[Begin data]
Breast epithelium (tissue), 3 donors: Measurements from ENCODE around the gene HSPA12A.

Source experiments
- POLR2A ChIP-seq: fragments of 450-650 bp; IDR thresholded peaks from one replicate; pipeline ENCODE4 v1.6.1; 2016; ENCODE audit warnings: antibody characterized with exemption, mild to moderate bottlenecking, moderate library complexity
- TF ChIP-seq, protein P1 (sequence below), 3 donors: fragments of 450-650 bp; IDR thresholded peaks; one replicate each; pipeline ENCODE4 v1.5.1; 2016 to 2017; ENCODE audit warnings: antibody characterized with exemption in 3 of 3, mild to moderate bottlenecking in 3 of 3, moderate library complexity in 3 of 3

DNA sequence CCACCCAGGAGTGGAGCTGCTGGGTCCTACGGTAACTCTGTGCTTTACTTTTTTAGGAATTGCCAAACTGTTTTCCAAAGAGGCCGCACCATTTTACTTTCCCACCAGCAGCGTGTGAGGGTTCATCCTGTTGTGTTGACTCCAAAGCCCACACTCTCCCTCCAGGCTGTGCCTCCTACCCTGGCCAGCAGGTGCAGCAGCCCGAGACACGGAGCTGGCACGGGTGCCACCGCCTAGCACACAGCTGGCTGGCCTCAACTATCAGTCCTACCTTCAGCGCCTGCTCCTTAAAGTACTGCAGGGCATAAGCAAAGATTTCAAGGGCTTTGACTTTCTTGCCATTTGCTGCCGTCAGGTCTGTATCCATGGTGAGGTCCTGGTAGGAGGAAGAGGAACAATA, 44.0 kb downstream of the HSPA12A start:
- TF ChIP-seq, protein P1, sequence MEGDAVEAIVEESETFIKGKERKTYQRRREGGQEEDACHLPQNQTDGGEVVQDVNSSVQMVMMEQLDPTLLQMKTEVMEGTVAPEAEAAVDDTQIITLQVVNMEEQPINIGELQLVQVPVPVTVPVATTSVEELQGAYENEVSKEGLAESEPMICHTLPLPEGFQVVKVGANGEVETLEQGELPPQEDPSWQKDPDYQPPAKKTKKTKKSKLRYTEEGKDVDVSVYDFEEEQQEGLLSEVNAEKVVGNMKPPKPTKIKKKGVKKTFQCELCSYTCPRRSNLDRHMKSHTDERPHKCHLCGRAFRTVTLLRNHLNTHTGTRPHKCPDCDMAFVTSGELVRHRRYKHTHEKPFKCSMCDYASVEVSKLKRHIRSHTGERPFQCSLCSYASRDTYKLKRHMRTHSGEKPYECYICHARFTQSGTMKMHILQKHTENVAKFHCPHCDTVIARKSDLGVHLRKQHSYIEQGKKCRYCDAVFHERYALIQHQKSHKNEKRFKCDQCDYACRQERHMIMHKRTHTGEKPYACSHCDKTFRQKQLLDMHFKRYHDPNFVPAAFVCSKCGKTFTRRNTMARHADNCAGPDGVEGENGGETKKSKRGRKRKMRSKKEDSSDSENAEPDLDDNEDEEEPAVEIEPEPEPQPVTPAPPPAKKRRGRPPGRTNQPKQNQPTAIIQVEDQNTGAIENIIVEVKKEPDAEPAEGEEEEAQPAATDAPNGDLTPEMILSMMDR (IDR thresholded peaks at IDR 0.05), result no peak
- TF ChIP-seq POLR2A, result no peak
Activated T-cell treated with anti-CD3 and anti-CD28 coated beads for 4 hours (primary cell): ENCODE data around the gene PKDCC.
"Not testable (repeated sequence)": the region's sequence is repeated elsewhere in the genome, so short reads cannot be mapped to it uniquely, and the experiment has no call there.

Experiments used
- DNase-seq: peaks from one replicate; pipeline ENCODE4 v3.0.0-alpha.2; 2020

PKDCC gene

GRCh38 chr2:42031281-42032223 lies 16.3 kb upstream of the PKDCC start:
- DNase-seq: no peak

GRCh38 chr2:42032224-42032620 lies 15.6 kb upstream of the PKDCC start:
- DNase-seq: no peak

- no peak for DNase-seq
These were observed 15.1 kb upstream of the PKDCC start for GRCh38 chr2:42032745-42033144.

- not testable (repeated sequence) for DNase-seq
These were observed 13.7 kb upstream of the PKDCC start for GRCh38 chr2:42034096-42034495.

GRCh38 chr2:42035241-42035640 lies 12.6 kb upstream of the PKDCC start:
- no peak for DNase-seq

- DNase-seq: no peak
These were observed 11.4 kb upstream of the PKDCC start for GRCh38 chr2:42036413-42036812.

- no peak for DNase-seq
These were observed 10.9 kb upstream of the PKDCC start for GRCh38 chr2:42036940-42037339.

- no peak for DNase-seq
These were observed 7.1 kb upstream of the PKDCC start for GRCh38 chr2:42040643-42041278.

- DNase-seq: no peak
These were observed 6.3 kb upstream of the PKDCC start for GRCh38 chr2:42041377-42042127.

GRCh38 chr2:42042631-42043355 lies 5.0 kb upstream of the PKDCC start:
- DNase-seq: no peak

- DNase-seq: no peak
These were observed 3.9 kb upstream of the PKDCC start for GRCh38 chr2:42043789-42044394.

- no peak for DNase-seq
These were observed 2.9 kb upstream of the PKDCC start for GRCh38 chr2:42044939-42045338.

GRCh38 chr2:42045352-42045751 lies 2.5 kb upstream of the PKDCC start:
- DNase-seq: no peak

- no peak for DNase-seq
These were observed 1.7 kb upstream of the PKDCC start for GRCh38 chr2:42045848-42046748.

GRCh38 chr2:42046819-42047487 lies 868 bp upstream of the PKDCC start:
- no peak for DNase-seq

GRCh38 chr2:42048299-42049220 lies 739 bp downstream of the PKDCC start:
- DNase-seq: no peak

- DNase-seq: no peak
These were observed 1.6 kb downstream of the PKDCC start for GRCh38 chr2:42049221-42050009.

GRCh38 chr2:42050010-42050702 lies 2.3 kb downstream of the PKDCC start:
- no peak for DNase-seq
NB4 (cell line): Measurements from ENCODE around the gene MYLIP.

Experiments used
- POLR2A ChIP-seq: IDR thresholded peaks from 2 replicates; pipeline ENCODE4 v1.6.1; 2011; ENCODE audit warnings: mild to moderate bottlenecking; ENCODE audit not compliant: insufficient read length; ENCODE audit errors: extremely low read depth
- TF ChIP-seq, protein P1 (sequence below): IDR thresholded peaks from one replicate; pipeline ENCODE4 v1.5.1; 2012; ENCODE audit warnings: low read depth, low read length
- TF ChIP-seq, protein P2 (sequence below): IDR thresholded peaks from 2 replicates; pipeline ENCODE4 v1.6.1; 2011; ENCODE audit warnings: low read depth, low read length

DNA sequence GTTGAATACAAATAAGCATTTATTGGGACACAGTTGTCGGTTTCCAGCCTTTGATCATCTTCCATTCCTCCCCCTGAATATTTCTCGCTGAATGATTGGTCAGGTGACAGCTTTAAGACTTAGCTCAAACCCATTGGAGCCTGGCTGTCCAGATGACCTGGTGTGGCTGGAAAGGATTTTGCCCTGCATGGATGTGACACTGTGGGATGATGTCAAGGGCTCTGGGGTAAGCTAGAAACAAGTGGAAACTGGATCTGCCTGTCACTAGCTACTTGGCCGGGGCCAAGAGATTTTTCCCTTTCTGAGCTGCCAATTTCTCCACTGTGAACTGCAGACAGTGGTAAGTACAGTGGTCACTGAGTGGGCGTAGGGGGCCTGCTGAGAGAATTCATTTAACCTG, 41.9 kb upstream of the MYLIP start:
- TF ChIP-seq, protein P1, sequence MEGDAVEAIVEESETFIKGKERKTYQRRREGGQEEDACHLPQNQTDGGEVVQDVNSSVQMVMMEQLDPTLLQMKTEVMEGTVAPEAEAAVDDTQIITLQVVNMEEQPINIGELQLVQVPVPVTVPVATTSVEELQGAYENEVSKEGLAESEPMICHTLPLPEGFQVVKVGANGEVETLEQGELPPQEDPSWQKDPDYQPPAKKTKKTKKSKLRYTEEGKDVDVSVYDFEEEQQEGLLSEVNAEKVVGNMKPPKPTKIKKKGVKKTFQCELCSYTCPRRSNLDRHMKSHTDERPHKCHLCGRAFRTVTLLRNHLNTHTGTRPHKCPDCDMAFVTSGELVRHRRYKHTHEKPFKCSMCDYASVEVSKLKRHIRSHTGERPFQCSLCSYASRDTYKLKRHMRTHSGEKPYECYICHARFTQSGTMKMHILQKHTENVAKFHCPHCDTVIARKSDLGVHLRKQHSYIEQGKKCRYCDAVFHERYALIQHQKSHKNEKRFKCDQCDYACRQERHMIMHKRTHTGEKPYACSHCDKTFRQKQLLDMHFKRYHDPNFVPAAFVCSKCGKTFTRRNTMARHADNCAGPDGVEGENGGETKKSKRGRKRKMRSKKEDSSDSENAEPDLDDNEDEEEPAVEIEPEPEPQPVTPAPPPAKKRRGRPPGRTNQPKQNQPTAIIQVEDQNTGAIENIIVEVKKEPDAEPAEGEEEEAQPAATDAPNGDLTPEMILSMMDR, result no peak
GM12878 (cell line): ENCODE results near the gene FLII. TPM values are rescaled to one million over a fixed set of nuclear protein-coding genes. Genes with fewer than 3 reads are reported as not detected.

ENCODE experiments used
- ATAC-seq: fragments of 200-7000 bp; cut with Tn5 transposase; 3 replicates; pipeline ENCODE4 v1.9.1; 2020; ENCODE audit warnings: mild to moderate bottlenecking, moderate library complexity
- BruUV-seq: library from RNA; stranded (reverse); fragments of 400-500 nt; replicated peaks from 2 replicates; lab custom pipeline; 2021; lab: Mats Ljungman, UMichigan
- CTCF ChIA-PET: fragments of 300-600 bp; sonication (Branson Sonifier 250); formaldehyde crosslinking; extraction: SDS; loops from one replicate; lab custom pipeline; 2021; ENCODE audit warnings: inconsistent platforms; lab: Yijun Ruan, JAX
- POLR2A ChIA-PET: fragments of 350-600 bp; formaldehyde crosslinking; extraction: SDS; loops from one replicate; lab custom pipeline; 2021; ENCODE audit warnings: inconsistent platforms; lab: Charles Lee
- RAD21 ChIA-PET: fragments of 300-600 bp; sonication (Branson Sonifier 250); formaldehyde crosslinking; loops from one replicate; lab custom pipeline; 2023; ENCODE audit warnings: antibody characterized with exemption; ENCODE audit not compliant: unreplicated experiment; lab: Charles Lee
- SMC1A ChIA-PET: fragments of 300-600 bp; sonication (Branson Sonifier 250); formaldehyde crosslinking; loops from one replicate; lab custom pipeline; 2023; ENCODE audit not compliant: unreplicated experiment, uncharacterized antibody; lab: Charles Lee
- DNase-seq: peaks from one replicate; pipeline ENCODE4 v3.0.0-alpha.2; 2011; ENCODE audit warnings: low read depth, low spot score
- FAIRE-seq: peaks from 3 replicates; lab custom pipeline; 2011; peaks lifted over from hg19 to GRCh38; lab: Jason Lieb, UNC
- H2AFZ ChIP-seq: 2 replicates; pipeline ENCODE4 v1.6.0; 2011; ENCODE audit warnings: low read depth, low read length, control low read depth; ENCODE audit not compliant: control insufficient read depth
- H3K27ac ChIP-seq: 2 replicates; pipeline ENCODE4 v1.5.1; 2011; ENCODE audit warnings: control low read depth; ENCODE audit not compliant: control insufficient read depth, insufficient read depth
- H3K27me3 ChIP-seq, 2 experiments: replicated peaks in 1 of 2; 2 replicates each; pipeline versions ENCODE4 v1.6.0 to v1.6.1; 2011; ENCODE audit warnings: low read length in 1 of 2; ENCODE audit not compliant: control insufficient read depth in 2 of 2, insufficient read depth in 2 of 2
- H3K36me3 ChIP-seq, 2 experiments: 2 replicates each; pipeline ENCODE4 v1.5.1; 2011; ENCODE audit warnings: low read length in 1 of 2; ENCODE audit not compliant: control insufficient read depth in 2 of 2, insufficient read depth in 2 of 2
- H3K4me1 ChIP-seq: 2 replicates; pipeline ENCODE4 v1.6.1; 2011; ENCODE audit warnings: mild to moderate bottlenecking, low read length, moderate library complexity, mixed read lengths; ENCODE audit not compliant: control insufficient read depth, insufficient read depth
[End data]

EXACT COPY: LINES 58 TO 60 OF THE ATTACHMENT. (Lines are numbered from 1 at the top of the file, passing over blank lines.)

- ATAC-seq: fragments of 200-7000 bp; cut with Tn5 transposase; 3 replicates; pipeline ENCODE4 v1.9.1; 2020; ENCODE audit warnings: mild to moderate bottlenecking, moderate library complexity
- BruUV-seq: library from RNA; stranded (reverse); fragments of 400-500 nt; replicated peaks from 2 replicates; lab custom pipeline; 2021; lab: Mats Ljungman, UMichigan
- CTCF ChIA-PET: fragments of 300-600 bp; sonication (Branson Sonifier 250); formaldehyde crosslinking; extraction: SDS; loops from one replicate; lab custom pipeline; 2021; ENCODE audit warnings: inconsistent platforms; lab: Yijun Ruan, JAX